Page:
Top 5 States Where Home Prices Rose The Most In The US
|Top 5 States In America Where Home Prices Rose The Most. Photo KnowInsiders|
Thanks to the impact of the Covid-19 pandemic, American housing markets have had to deal with a truly unprecedented situation. Prices in the U.S. housing market have exploded in the past year.
According to the carefully followed S&P Case-Shiller home price index, home prices rose over 19% recently, and in some markets, they moved higher by almost 30% compared to 2021. Other research shows that in other markets, prices have jumped even more year over year.
The reasons are straightforward. Mortgage rates are near historic loans, allowing homebuyers to stretch their dollars. People have relocated from expensive coastal cities like New York and San Francisco to less expensive cities inland. Many of these places also are perceived to have a better quality of living. The ability to relocate has been helped by the fact that millions of Americans now work from home because of the COVID-19 pandemic.
Top 5 states in the United States with the sharpest home price increases
(according to CoreLogic Home Price Index)
1. Idaho - prices up 32.2 %
2. Arizona - up 29.5 %
3. Utah - up 26.2 %
4. Montana - up 24.4 %
5. Nevada - up 22.7 %
|Photo Sibbach Team|
> May 2020 to May 2021 home price chg: 30.3%
> Median home value in 2019: $255,200 — 20th highest
Spokane, Washington, and neighboring Coeur d’Alene, Idaho, share one of the hottest housing markets in the country. Home prices in the town of Ketchum in central Idaho are so high that local workers are struggling to find housing.
|Photo Sibbach Team|
> May 2020 to May 2021 home price chg: 23.4%
> Median home value in 2019: $255,900 — 19th highest
Arizona home prices are rising at the fastest pace since 2005 — so fast in fact that sales have reportedly started to slow recently in the Phoenix metro area because many buyers can’t afford to pay what’s being asked.
|Scottsdale, Arizona |
Homebuying activity has picked up the pace over the last year. From a sizeable 2,271 available homes for-sale in September 2019, Scottsdale’s inventory only dropped by 3.5% year-over-year, settling at 2,191 homes for-sale in September 2020. But from there, homes really flew off the shelves, with inventory plummeting by 46.6%, down to only 1,171 houses for-sale by September 2021. With supply declining, home prices responded in kind, rising by 22.1% from September 2019 ($477,000 median sale price) to September 2020 ($582,500). With new listings of homes for sale down 27.3% from last September, tight supply has continued, and Scottsdale’s median sale price reached an all-time high of $715,000 in August 2021.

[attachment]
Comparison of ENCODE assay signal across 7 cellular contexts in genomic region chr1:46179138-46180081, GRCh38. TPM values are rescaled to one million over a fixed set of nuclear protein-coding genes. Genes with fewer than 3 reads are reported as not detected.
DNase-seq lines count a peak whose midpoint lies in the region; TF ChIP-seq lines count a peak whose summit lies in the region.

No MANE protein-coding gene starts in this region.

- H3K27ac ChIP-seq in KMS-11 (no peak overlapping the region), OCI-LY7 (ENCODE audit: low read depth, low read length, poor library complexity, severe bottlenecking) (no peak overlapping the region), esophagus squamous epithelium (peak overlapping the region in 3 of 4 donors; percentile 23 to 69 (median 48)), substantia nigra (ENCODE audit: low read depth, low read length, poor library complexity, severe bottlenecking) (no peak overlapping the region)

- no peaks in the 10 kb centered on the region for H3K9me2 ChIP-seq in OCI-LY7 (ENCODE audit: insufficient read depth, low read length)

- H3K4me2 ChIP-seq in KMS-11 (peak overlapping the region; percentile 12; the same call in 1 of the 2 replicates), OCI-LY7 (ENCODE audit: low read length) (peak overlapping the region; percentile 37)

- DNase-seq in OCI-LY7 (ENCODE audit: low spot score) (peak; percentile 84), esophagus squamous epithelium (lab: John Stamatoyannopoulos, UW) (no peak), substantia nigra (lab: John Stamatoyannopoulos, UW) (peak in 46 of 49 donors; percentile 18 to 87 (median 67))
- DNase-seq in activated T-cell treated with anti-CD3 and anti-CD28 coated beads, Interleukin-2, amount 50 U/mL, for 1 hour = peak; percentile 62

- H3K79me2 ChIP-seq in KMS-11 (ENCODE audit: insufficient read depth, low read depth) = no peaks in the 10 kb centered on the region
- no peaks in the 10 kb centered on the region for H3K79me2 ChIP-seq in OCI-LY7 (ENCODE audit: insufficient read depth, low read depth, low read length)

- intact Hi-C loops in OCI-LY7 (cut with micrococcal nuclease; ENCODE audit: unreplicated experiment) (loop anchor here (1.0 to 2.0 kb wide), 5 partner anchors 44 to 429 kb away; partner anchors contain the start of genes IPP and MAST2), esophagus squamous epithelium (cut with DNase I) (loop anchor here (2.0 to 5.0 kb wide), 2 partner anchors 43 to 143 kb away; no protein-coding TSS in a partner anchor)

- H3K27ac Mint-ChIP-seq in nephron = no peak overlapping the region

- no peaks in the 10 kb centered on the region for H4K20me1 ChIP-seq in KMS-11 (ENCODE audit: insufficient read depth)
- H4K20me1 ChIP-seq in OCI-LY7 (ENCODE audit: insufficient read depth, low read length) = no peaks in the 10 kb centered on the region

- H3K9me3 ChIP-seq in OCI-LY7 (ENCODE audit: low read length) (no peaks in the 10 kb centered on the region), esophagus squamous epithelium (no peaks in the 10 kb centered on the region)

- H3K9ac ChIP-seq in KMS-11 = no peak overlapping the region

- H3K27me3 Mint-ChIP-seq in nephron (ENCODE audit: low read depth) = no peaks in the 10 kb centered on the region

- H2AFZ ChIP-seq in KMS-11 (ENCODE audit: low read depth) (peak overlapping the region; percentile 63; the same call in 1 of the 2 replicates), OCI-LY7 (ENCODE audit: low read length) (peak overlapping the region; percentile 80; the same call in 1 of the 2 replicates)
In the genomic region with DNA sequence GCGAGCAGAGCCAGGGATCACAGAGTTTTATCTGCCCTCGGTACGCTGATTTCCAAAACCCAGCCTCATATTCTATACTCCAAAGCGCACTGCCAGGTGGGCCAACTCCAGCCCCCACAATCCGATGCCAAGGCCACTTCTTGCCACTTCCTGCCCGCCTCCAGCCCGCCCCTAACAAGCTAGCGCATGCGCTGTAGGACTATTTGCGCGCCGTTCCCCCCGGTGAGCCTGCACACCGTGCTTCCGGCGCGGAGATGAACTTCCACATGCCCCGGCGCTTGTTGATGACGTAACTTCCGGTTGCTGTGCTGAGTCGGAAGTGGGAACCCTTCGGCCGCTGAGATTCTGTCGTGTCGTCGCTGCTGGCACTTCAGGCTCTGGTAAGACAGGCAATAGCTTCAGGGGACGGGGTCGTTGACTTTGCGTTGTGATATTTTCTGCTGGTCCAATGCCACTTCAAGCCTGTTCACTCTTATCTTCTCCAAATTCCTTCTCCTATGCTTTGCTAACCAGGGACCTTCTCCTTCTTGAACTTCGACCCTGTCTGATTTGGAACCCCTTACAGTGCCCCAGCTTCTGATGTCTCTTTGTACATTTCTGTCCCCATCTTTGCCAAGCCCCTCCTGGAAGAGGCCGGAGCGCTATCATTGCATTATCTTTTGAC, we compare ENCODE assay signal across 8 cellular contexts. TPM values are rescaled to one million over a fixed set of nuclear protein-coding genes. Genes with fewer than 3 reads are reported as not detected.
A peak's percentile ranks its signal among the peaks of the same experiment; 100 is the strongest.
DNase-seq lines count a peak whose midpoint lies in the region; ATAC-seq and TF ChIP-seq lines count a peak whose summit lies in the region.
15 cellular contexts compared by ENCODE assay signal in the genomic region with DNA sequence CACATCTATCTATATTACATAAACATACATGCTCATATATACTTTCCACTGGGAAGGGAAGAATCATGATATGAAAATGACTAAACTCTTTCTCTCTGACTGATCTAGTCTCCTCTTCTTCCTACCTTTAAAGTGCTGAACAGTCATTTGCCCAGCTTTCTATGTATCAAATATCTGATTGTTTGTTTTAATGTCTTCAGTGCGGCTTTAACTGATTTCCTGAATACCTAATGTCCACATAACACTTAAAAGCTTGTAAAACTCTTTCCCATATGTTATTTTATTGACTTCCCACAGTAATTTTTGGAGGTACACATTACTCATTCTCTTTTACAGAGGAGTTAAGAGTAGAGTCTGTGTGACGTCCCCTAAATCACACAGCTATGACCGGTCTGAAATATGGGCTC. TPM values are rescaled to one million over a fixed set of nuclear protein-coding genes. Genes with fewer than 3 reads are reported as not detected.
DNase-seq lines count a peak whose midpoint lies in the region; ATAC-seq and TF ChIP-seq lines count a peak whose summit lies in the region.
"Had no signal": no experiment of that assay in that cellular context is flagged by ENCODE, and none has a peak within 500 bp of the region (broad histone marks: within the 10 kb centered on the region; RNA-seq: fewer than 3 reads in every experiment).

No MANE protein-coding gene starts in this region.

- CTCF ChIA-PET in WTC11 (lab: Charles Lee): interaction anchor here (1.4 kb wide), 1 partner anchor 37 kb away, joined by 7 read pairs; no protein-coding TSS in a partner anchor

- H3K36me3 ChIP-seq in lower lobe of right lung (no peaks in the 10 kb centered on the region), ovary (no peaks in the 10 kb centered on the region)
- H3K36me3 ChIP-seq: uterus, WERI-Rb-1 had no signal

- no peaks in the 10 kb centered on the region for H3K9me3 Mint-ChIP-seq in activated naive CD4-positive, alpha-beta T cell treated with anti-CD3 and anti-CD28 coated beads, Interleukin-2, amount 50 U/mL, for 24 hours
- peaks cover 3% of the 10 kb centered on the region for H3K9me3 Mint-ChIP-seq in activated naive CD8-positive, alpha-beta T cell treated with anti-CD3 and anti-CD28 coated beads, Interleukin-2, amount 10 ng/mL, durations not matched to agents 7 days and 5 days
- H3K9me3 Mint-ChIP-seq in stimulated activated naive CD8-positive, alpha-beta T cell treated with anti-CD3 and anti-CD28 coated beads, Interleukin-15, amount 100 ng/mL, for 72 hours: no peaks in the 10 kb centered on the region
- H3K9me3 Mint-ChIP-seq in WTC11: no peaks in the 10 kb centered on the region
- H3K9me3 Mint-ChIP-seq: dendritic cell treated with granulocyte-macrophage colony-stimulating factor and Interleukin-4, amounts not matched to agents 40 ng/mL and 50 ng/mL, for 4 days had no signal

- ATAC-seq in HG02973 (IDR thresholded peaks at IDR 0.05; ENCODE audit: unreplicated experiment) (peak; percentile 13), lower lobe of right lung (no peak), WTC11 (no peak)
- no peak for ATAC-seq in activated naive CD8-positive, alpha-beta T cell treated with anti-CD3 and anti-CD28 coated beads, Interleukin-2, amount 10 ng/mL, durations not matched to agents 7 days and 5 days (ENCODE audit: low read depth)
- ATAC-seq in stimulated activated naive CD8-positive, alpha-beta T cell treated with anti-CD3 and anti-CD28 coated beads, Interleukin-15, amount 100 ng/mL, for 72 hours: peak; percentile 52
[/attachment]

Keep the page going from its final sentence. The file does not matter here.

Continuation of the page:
> May 2020 to May 2021 home price chg: 20.4%
> Median home value in 2019: $330,300 — 11th highest
Utah keeps breaking its own home price records, with the price of single-family dwellings far above the statewide average in Salt Lake City and nearby Weber and Davis counties, with no end in sight to the price inflation.
|Photo Salt Lake Tribune|
|Salt Lake City, Utah |
Here again, we have a combination of steady population growth and limited supply within the local real estate market. And it’s boosting house values like never before.
The Salt Lake City metro area housing market has experienced significant home price gains during 2021. The median value rose by around 26% over the past year. Zillow offered a forecast of 15% growth over the next 12 months.
The median home price in Salt Lake City rose above $500,000 earlier this year, for the first time ever.
All three of the real estate markets above — and others like them — have several things in common. We’ve touched on most of these factors already.
> May 2020 to May 2021 home price chg: 19.5%
> Median home value in 2019: $253,600 — 21st highest
Montana’s hot real estate market is impacting home prices in even the smaller cities of a state whose population is barely a million. Communities like Bigfork, Whitefish, and Laurel, all with populations of less than 10,000, experienced an average home price rise well above the state’s average.
Home prices across Nevada continue to soar.
In Reno-Sparks, the median home price is up 16 percent and Las Vegas is up about 13.8 percent from a year ago.
In January, the median home price in Reno was nearly $450,000, and in Las Vegas, it was $350,000.
Real estate experts agree that the rise in prices is due largely to a supply and demand issue. Both areas of the state continue to grow but the supply of houses still lags, said Jonathan Gedde, CEO of SimpliFi Mortgage.
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